Today the group serves in excess of 17 million branded Lily O’Brien’s chocolates on 23 airlines around the world. Mary Ann comes from a family or renown horse racers but she knew she always wanted to run her own business. Now, she is a well-respected politician; multi award winning entrepreneur operating from a state-of-the-art factory employing over 100 people and manufactures up to 60 tonnes of luxury chocolates per week. Lily O’Brien’s Confectionary has a thriving export arm that accounts for 75% of its annual turnover.
After suffering the loss of her son Jack from brain damage she started the Jack and Jill Foundation with her husband, who had also lost a child from his previous marriage. Over the years, the charity has raised millions of pounds in order to provide support and nursing care to terminally ill children in their own homes.
Finally, my favourite home business guru is the late Anita Roddick of The Body Shop, now known as Dame Anita Roddick She was famous not only for her founding of The Body Shop, but also her roots in human rights activism and as an environmental campaigning. She began making and selling natural beauty products made of ingredients not tested on animals from her kitchen table.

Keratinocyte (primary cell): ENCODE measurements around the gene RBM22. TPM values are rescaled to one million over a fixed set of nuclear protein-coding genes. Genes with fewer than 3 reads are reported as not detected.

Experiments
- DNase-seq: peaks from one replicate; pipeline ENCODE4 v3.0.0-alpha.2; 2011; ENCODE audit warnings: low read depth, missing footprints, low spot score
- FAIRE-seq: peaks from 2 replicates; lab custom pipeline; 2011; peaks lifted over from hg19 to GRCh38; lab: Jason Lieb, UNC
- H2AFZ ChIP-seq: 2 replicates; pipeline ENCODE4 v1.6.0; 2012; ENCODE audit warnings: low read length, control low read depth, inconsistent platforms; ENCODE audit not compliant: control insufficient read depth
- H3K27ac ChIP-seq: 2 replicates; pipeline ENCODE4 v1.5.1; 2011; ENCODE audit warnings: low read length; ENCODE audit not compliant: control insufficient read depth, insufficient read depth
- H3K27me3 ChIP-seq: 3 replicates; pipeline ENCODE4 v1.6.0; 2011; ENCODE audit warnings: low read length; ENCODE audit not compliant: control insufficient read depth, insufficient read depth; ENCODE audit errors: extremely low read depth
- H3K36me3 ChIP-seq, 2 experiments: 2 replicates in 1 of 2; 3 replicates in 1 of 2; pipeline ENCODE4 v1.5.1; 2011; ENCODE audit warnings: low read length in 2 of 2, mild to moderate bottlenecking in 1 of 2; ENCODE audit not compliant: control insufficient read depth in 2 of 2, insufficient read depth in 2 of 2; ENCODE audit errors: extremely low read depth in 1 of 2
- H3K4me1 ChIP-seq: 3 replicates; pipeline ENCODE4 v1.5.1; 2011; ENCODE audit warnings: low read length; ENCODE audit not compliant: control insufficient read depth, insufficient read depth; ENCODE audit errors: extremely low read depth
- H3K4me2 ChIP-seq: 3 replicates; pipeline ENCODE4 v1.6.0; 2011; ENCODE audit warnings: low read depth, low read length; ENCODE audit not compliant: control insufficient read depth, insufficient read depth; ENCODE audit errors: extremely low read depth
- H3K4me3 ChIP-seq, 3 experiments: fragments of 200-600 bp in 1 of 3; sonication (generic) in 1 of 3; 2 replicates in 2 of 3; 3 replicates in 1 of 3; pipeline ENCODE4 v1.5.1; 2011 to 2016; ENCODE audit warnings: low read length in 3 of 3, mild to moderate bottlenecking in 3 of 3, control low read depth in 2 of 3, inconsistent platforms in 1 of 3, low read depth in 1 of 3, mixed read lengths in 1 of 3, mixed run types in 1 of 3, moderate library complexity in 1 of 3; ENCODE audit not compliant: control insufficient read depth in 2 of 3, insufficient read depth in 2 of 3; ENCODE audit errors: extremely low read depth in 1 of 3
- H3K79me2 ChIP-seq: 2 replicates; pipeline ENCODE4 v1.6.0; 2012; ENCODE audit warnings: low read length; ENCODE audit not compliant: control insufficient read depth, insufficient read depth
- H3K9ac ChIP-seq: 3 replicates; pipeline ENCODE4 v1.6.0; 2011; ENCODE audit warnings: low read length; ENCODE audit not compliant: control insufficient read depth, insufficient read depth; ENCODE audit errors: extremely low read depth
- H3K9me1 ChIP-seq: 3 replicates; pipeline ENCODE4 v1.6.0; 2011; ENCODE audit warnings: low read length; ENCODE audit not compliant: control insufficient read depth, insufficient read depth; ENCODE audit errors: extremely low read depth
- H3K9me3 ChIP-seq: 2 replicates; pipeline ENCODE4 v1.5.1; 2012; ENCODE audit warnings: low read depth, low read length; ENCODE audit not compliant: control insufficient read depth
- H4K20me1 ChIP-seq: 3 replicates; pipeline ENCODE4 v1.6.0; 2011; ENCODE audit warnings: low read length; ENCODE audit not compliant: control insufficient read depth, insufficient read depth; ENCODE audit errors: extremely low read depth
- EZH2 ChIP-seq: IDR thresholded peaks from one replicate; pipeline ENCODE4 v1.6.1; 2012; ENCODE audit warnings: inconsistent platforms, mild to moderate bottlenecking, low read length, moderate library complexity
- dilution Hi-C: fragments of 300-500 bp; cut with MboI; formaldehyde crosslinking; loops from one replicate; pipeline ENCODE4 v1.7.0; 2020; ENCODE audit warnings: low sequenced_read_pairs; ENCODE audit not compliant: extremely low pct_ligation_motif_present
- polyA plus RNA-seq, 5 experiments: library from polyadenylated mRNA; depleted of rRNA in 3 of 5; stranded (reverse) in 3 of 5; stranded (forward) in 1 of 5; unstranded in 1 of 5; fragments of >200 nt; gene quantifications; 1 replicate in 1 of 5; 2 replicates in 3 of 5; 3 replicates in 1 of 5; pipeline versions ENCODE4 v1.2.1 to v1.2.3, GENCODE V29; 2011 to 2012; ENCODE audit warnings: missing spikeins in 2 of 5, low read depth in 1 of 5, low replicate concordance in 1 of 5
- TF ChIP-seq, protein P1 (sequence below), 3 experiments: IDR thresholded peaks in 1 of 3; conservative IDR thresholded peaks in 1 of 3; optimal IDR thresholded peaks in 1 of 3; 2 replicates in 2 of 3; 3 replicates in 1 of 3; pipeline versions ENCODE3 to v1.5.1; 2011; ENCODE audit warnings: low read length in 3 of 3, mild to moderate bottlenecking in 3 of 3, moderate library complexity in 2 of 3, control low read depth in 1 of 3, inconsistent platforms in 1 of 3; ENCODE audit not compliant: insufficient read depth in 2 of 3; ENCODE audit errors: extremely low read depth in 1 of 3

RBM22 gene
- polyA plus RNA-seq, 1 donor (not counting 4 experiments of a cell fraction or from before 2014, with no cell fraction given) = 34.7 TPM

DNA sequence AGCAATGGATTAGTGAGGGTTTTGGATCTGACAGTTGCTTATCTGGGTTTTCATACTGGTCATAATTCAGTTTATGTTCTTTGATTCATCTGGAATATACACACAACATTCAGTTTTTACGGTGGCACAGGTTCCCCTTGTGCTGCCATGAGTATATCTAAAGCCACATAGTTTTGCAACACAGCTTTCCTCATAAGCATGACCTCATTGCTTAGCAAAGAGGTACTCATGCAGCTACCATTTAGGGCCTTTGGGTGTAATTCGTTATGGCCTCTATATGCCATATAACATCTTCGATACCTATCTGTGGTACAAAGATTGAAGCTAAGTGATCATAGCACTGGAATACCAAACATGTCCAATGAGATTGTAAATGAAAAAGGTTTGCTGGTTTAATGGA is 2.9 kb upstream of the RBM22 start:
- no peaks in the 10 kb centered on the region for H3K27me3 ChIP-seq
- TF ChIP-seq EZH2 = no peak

As an avid traveler with limited funds, Anita set up her business to make an income to support her and her daughters while her husband was trekking overseas. She called it a business of survival. By 1976 she opened the very first shop and six months later she opened her second shop. Seeing what a success the business was, her husband joined the company and introduced the idea for ‘self-financing’ in order to open new stores. This sparked the growth of the franchise network through which The Body Shop spread across the world.30 years on, the Body Shop has become a multi-local business with over 2,200 stores in 55 different markets. Anita was a strong advocator of Fairtrade in the cosmetic industry to ensure the smaller suppliers in emerging countries were paid a decent wage for their labour.
The Body Shop Community Trade Programme has enabled many women to make a reliable and regular income. Sadly, Dame Roddick passed away in 2007 but not before penning her autobiography and setting up a small activist communications centre. In the words of former (British) Prime Minister Gordon Brown “She campaigned for green issues for many years before it became fashionable to do so and inspired millions to the cause by bringing sustainable products to a mass market.
As one of this country’s most successful businesswomen, she was an inspiration to women throughout the country striving to set up and grow their own companies.” If like me, you have been inspired by these examples and want to know how to run a successful business from home, why not attend the “Spare Room or Kitchen Table: How to Run a Successful Business From Home” event taking place on Monday 29th June 2015 at City Hall, London SE1 between 6pm – 8.30pm. Admittance is free but places must be booked at https://nbwnspareroomkitchentable.eventbrite.co.uk